In front of the green door, people have been smoking so there are crushed cigarette packets and butts. Yes, I can see that the butts are too large. The newspapers are printies, crumpled and smudged.

I tried different methods to make blood and finally poured a pool of nail polish. 




You may have recognised the poor victim: a Lundby daddy. I got him in a lot and was 100% sure I would never use him anywhere. I would be reluctant to use any of my nice, expensive dolls for the purpose.

My son with whom I shared an early stage of the project said that a crime requires five components: place, victim, perpetrator, weapon and motivation, and that I only had two: place and victim. I thought that a trail of dollar bills on the stairs point at the perpetrator escaping through the door in haste. (My printer manual says it is prohibited to print money, but I don't think it includes miniature bills). Motivation... robbery maybe? Revenge? This will remain a mystery. But he had a suggestion for weapon which I happily pursued.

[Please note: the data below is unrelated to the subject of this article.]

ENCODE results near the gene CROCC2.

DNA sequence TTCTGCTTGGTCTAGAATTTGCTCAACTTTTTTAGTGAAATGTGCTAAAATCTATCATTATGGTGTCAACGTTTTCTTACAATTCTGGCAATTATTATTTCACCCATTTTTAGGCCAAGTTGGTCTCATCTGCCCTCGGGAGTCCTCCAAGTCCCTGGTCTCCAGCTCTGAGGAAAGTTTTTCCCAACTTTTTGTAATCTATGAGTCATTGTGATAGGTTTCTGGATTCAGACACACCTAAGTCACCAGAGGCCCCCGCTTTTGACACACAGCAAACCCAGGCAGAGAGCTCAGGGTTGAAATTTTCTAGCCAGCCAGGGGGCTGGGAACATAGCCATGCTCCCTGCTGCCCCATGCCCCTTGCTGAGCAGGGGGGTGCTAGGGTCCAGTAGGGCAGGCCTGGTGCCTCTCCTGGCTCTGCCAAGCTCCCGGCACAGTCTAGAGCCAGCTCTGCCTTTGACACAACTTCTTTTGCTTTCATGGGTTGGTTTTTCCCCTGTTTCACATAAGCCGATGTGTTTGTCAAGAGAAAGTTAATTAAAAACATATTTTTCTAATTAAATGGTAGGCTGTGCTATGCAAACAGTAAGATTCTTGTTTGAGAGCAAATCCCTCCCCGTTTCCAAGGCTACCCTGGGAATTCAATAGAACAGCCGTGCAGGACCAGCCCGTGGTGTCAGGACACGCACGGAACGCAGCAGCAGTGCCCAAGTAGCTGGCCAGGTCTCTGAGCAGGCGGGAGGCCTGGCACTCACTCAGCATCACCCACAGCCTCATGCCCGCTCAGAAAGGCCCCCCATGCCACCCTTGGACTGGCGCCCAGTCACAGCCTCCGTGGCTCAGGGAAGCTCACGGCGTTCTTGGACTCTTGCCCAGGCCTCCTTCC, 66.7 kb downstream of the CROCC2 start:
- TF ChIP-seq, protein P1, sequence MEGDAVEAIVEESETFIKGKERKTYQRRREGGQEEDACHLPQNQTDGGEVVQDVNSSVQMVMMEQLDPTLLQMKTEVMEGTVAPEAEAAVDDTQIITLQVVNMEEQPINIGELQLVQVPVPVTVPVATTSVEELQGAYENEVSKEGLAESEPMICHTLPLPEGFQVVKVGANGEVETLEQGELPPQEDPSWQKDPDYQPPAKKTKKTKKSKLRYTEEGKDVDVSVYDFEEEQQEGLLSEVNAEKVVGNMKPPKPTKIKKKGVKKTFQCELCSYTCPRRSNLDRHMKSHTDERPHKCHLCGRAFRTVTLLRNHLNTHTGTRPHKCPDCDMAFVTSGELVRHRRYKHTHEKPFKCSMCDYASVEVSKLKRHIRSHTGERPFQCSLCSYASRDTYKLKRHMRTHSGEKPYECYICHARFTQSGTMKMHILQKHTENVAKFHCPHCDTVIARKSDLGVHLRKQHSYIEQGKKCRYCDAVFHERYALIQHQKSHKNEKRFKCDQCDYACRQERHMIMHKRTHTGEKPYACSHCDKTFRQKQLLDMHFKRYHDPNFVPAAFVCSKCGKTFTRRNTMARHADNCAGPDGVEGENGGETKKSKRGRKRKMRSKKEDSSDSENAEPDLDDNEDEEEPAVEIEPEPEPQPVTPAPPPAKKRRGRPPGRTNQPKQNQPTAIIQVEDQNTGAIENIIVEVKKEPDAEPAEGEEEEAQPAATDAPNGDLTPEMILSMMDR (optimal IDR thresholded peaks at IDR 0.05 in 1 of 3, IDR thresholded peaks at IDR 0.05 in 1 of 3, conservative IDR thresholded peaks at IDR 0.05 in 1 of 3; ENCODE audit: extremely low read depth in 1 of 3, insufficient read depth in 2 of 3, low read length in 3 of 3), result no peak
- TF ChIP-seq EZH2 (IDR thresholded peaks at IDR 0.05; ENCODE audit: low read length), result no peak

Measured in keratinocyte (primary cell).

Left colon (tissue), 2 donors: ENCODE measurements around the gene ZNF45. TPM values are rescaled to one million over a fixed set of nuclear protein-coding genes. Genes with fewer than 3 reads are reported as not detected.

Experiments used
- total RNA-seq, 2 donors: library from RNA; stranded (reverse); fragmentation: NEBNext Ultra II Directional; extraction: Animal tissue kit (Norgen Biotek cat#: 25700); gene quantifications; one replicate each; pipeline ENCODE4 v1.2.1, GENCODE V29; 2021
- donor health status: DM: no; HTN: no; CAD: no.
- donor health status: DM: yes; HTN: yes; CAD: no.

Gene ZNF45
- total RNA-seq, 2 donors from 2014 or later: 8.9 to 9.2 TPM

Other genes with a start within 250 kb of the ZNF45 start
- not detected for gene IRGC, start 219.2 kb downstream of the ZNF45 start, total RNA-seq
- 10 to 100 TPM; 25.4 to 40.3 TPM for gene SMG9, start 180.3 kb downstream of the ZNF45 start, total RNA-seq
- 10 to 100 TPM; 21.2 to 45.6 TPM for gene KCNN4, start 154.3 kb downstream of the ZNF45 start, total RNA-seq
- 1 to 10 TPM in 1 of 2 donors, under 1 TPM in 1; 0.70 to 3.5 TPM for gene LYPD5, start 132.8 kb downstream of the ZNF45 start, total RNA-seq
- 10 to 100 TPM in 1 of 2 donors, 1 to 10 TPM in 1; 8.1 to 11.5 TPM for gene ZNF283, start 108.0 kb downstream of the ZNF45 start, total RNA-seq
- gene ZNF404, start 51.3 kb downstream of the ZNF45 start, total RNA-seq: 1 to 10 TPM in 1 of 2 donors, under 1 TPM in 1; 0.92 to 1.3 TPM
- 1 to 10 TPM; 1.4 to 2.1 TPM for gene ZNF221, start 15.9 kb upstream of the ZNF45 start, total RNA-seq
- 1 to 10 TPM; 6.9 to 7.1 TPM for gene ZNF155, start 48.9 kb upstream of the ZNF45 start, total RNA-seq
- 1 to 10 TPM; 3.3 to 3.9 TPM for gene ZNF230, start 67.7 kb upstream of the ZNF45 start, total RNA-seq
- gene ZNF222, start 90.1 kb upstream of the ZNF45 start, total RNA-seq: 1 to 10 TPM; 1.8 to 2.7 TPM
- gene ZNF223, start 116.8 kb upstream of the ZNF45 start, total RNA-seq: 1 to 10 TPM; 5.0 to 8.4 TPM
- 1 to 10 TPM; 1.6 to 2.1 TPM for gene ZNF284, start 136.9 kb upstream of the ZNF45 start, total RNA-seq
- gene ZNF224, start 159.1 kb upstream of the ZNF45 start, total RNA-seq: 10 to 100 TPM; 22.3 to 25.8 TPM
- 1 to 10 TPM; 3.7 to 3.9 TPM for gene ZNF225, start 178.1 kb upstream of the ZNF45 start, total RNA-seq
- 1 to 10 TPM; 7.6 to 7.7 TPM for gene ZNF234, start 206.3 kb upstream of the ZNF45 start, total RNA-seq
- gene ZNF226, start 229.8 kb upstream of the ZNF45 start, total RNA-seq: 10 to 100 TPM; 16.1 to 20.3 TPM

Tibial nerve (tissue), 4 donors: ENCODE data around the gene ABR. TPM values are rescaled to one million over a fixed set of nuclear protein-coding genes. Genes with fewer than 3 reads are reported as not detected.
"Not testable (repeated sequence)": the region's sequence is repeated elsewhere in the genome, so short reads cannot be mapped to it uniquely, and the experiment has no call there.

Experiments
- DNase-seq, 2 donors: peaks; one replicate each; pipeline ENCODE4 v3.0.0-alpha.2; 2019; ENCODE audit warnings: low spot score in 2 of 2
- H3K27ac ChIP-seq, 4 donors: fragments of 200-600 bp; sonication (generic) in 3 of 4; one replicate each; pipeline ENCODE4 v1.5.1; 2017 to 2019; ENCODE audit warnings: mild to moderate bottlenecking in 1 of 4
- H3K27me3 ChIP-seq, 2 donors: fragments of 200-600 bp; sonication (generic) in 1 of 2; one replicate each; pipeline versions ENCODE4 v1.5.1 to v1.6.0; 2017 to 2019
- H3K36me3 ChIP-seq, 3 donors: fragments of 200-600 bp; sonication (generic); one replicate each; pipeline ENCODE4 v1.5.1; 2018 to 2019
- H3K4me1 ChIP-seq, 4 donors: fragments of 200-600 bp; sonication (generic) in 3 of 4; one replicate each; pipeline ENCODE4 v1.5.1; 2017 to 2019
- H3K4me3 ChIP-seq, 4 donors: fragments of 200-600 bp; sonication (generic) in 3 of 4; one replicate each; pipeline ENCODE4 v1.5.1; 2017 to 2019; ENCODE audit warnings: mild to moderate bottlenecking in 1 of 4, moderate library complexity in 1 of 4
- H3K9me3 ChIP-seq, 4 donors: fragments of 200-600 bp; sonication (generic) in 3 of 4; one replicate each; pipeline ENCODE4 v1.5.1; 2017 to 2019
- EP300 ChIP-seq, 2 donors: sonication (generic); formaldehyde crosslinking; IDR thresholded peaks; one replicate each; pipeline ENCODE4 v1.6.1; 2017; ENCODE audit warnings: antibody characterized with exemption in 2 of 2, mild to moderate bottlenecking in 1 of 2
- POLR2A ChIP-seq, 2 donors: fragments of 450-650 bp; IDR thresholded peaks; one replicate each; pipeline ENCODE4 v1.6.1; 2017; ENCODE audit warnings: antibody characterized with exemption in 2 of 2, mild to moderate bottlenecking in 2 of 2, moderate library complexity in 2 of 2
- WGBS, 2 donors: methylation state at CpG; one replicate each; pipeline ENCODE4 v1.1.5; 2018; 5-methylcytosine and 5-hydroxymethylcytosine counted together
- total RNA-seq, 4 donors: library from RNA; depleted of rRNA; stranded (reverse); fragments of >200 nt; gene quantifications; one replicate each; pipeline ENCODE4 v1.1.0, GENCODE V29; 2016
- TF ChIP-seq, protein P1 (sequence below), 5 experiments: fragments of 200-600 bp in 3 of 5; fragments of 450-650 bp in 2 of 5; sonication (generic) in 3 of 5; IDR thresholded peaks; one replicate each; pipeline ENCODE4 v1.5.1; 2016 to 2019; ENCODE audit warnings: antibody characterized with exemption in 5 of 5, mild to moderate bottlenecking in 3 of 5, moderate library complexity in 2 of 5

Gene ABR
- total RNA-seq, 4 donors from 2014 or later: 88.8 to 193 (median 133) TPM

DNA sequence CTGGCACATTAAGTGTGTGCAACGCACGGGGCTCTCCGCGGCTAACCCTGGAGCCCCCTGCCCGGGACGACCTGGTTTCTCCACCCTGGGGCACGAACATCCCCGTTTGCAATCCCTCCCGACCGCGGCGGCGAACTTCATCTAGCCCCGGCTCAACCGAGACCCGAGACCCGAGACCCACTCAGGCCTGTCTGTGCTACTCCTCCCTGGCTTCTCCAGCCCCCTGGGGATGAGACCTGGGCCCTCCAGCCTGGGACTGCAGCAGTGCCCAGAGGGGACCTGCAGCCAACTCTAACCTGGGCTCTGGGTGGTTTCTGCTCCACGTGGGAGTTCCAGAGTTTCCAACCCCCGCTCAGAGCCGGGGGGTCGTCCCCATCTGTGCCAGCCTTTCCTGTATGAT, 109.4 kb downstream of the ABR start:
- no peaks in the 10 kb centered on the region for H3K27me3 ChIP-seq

I wanted dim lights for the scene and used battery-operated 20-bulb loop. I had experimented with them when lighting Womble Hall. It was far too dim there, but just right for this scene. Obviously I had to make a roof, but also a front screen to hide the bulbs so the light is smooth and even. The wires and battery case are on top of the box, but it doesn't matter because they won't be visible in a shelf. I can also cover them with cardboard.

Initially I painted the box with all-purpose paint, just to hide the images of happy cats while I was working. I then covered it on the outside with the same brick paper. This wasn't necessary, but looks nicer. I deliberately left the front edges rough, to match the decay of the scene. I painted more graffiti on the outside walls.




I am pleased with the project and proud of all solutions I came up with. I have put the book nook, appropriately, in a book shelf among my dollhouse books.



For all printables in this project I gratefully acknowledge Small Stuff's Print Mini.